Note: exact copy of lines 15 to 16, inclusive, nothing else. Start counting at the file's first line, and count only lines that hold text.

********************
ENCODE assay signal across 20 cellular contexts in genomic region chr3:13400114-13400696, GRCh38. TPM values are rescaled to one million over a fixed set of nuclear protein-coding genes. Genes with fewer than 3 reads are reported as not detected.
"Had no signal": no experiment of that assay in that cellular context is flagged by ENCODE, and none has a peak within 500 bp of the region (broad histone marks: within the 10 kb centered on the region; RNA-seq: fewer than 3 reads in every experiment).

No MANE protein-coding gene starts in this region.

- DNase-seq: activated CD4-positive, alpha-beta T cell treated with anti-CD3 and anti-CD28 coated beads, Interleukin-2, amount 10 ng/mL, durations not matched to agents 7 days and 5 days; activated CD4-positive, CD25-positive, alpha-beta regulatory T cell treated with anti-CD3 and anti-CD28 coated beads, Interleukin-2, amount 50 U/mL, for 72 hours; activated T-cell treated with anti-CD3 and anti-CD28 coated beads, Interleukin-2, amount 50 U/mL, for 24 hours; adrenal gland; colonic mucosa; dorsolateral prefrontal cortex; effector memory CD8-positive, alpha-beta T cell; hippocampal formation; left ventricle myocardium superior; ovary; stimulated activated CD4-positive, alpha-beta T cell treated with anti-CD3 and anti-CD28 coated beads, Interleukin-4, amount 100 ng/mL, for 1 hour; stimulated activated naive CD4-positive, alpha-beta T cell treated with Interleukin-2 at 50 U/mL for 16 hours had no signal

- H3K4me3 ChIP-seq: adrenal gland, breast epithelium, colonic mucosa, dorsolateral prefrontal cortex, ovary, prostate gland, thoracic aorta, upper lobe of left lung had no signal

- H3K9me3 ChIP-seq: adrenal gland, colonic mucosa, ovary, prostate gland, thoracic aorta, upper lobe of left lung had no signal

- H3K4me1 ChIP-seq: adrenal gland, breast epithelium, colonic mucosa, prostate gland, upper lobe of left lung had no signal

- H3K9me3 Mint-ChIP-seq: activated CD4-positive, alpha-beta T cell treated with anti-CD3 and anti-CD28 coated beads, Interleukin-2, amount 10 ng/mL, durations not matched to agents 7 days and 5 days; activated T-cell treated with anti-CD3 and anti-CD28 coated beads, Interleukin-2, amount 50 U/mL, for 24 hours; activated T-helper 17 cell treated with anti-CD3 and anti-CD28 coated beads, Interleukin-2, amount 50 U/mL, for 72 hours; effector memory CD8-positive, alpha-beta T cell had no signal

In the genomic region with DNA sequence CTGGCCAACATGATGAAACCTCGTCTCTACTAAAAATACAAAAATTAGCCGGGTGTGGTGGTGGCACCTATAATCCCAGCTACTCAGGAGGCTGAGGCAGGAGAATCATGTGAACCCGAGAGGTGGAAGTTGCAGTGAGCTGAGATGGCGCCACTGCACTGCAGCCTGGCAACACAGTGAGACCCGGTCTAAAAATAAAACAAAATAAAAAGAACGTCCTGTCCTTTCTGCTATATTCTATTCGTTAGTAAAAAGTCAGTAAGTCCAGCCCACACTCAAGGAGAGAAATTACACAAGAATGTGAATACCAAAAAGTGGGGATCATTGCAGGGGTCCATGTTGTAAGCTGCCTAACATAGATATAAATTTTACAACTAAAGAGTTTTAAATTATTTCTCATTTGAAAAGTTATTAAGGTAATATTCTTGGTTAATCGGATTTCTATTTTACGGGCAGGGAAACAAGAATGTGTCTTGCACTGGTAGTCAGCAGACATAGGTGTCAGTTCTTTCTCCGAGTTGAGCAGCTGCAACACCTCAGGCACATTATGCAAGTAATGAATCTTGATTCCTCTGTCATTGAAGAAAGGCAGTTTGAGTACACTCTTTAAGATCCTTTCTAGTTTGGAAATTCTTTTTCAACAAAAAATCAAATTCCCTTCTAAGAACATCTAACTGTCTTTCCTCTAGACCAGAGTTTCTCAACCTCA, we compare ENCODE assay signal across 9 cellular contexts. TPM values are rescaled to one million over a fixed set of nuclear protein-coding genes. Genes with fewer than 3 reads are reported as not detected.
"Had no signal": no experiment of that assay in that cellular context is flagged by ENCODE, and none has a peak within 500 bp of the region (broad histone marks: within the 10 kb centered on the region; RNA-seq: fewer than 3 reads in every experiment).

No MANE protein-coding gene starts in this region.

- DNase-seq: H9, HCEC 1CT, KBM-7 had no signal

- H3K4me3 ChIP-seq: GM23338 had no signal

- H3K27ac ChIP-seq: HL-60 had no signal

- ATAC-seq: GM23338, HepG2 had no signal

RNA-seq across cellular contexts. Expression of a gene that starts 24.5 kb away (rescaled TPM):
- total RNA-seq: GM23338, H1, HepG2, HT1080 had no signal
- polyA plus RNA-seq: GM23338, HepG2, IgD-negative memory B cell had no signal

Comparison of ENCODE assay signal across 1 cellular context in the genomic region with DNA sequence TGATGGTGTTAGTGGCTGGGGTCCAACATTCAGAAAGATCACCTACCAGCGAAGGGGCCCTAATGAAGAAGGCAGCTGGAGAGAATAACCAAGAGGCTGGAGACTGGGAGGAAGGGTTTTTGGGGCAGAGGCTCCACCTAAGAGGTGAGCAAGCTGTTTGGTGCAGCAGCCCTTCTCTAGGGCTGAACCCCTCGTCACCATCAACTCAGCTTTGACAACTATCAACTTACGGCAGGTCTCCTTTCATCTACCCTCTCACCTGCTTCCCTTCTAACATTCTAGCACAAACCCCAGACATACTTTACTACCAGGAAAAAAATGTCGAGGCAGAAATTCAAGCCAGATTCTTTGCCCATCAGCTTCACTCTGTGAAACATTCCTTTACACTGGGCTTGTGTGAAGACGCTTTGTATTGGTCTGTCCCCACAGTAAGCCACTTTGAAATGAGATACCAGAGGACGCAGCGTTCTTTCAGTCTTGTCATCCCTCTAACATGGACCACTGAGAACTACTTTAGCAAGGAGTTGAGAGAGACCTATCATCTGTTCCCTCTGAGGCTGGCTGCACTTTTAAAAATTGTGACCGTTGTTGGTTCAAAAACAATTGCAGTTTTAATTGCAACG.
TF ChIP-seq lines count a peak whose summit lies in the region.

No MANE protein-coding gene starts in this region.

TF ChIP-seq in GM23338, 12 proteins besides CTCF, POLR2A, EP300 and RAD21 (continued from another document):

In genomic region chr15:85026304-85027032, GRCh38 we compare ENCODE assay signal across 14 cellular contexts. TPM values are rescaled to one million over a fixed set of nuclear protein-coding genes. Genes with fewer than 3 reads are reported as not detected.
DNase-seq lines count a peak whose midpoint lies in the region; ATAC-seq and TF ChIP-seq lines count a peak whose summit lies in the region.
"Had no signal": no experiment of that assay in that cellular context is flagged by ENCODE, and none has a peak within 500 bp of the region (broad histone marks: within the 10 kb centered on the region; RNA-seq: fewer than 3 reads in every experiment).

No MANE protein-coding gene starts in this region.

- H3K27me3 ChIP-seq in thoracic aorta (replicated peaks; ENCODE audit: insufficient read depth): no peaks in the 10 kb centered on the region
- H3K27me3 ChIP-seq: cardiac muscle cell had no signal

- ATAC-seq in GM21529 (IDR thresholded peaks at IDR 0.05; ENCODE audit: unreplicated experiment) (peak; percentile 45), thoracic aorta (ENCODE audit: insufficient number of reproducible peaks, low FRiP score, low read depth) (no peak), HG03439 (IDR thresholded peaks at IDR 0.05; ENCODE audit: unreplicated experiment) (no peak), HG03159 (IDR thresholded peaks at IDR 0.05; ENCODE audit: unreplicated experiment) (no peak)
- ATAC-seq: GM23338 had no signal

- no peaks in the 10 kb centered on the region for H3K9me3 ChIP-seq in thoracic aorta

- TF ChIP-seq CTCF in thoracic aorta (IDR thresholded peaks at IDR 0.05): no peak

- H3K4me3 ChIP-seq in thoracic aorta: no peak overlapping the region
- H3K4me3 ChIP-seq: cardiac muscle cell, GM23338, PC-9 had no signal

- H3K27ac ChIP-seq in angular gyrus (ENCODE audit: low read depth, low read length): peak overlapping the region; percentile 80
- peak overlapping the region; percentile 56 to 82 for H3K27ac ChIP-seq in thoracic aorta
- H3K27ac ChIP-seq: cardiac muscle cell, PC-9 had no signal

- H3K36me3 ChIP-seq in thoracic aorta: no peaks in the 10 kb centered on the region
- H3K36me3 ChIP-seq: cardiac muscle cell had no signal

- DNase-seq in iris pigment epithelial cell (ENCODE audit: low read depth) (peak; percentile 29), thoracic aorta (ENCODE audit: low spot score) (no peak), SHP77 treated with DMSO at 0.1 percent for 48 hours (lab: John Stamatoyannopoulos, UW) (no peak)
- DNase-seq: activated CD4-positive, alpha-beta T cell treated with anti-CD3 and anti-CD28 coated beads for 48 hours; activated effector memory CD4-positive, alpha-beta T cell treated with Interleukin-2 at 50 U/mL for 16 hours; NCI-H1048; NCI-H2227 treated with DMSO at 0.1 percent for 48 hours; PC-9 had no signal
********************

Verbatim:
- ATAC-seq: GM23338, HepG2 had no signal

RNA-seq across cellular contexts. Expression of a gene that starts 24.5 kb away (rescaled TPM):